UN security council eases weapons embargo on DR Congo

The United Nations headquarters building is pictured though a window with the UN logo in the foreground in the Manhattan borough of New York, U.S.

The United Nations Security Council on Tuesday eased a weapons embargo meant to stem rebel fighting in eastern Democratic Republic of Congo and renewed a peacekeeping mission there for another year.

Under a new resolution, U.N. member states are no longer required to notify the Security Council of arms sales or military support to the Congolese government.

Arms sales to non-governmental armed groups are still banned.

The embargo was first imposed after the end of a civil war in 2003 that left Democratic Republic of Congo’s vast mineral-rich east plagued by militia activity.

It was eased in 2008 to allow U.N. member states to provide military supplies and assistance to the Congolese state, but required they notify the Security Council of their actions.

In recent months Congo’s government has publicly protested the measure, saying that a shipment of arms intended for its fight against the M23 rebel group had been blocked, without specifying where or by whom.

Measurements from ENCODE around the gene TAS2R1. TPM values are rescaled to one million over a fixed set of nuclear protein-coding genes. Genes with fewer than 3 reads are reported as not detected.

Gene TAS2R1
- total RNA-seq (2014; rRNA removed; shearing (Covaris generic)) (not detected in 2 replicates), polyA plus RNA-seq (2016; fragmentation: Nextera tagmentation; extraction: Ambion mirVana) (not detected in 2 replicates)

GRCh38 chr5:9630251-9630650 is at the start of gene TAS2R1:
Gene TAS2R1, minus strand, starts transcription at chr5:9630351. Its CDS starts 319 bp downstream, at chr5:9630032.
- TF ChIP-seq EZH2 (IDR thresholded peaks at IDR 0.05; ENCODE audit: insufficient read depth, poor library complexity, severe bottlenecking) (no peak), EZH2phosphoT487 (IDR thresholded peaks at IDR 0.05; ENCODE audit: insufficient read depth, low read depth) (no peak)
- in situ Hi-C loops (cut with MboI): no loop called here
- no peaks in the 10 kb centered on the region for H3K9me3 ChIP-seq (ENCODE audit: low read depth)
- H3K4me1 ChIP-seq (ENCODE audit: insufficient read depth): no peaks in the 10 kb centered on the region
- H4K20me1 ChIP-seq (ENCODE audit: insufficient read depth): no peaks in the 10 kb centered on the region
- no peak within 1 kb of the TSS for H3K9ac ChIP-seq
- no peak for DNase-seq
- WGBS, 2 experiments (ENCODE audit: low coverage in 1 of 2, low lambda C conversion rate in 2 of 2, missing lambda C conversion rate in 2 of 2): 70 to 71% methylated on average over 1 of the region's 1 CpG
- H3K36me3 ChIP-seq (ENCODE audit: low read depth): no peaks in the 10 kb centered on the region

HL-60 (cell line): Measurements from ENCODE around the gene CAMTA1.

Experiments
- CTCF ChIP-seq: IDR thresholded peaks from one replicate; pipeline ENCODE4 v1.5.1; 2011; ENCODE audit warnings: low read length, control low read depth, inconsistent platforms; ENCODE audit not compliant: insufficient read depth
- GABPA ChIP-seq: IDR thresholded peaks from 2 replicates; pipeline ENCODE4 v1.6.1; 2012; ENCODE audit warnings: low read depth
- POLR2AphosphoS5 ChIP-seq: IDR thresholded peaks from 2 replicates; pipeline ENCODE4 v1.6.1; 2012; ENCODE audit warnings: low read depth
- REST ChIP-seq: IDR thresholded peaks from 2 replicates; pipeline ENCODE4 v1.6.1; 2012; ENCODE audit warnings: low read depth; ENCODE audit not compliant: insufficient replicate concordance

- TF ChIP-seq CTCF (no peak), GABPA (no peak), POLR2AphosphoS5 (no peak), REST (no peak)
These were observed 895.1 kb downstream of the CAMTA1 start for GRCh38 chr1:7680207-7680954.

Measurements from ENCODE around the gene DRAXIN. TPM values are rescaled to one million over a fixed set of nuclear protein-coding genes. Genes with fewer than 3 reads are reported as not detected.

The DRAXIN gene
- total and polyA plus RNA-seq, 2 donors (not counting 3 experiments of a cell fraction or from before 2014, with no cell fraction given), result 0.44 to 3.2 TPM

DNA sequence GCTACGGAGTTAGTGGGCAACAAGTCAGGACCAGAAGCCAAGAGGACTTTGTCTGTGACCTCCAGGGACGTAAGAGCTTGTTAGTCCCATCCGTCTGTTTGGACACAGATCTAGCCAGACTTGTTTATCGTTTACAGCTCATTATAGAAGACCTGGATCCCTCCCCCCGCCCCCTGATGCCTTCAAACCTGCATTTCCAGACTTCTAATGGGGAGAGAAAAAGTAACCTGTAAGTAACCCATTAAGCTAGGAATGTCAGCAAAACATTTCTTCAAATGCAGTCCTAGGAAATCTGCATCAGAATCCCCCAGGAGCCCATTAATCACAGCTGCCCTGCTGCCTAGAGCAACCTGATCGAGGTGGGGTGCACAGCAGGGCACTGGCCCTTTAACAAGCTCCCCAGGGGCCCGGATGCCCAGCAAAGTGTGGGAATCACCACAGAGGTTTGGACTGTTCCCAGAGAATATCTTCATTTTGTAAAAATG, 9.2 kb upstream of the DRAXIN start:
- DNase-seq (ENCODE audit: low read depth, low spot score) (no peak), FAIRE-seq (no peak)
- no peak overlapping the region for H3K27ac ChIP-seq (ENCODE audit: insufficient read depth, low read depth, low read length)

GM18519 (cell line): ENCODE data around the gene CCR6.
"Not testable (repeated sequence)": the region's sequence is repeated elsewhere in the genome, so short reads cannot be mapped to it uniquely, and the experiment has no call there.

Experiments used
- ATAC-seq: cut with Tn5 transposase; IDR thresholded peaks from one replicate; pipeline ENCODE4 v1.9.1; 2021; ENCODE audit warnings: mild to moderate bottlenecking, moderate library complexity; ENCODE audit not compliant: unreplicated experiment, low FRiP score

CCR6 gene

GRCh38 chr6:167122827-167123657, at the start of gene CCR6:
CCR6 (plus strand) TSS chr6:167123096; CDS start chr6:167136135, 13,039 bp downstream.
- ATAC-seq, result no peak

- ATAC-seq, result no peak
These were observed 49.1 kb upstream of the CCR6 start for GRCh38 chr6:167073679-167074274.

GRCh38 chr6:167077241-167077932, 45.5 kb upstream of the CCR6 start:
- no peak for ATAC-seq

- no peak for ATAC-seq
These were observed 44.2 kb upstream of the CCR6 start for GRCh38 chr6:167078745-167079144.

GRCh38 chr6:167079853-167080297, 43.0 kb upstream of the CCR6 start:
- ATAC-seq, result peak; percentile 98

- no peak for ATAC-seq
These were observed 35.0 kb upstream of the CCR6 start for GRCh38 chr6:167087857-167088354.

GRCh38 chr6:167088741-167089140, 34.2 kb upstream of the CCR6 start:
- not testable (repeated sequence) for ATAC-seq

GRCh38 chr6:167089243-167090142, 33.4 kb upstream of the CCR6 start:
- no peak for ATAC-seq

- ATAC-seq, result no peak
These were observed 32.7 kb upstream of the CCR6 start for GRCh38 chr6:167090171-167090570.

“France has heard the requests of the DRC to support capacity building and the reform of the Congolese armed forces,” France’s Deputy U.N. Ambassador Nathalie Broadhurst said in a statement.

The French-drafted resolution was supported by Russia and China, which are among the countries that sell weapons and equipment to DRC.

Congo praised the decision in a government statement, saying it corrected an “injustice” that was preventing it from defending itself against rebel groups, in particular the M23.

The situation in Congo continues to constitute a threat to international peace and security in the region, the U.N. Security Council said.

It requested that Congo provide it with a confidential report by May 31, 2023 “detailing its efforts to ensure the safe and effective management, storage, marking, monitoring and security of the national stockpiles of weapons and ammunition, as well as efforts to fight arms trafficking and diversion.”

There has been a surge in fighting between the Congolese army and the M23, a Tutsi-led militia formed in 2012, which staged a major comeback this year.

The other resolution renewed the mandate of MONUSCO, the U.N. peacekeeping mission in eastern Congo, for one year. This will allow it to provide support for the general elections of December 2023, the French statement said.

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